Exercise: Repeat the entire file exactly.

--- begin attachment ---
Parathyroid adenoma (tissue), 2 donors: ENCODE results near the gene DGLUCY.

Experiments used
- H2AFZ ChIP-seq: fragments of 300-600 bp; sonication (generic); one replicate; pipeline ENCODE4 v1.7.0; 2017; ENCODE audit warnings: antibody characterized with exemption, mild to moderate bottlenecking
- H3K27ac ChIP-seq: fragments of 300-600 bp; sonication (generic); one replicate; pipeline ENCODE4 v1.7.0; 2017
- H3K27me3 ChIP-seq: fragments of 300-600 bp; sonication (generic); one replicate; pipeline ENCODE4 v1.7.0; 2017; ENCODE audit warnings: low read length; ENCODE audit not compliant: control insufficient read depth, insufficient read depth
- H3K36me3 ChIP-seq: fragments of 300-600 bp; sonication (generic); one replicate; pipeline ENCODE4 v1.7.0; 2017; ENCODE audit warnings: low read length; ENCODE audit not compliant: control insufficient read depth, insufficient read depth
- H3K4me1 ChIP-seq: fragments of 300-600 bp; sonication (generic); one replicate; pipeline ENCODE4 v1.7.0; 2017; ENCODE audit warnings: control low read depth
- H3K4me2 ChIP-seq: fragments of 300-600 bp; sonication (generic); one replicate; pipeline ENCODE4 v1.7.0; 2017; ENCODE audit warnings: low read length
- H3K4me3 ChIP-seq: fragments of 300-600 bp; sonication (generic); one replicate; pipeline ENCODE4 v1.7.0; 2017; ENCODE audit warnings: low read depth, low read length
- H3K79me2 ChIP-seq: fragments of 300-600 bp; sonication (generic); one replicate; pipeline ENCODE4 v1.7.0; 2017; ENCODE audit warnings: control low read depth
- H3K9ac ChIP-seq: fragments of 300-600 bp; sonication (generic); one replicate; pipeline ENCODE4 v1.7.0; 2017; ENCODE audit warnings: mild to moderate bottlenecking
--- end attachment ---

Parathyroid adenoma (tissue), 2 donors: ENCODE results near the gene DGLUCY.

Experiments used
- H2AFZ ChIP-seq: fragments of 300-600 bp; sonication (generic); one replicate; pipeline ENCODE4 v1.7.0; 2017; ENCODE audit warnings: antibody characterized with exemption, mild to moderate bottlenecking
- H3K27ac ChIP-seq: fragments of 300-600 bp; sonication (generic); one replicate; pipeline ENCODE4 v1.7.0; 2017
- H3K27me3 ChIP-seq: fragments of 300-600 bp; sonication (generic); one replicate; pipeline ENCODE4 v1.7.0; 2017; ENCODE audit warnings: low read length; ENCODE audit not compliant: control insufficient read depth, insufficient read depth
- H3K36me3 ChIP-seq: fragments of 300-600 bp; sonication (generic); one replicate; pipeline ENCODE4 v1.7.0; 2017; ENCODE audit warnings: low read length; ENCODE audit not compliant: control insufficient read depth, insufficient read depth
- H3K4me1 ChIP-seq: fragments of 300-600 bp; sonication (generic); one replicate; pipeline ENCODE4 v1.7.0; 2017; ENCODE audit warnings: control low read depth
- H3K4me2 ChIP-seq: fragments of 300-600 bp; sonication (generic); one replicate; pipeline ENCODE4 v1.7.0; 2017; ENCODE audit warnings: low read length
- H3K4me3 ChIP-seq: fragments of 300-600 bp; sonication (generic); one replicate; pipeline ENCODE4 v1.7.0; 2017; ENCODE audit warnings: low read depth, low read length
- H3K79me2 ChIP-seq: fragments of 300-600 bp; sonication (generic); one replicate; pipeline ENCODE4 v1.7.0; 2017; ENCODE audit warnings: control low read depth
- H3K9ac ChIP-seq: fragments of 300-600 bp; sonication (generic); one replicate; pipeline ENCODE4 v1.7.0; 2017; ENCODE audit warnings: mild to moderate bottlenecking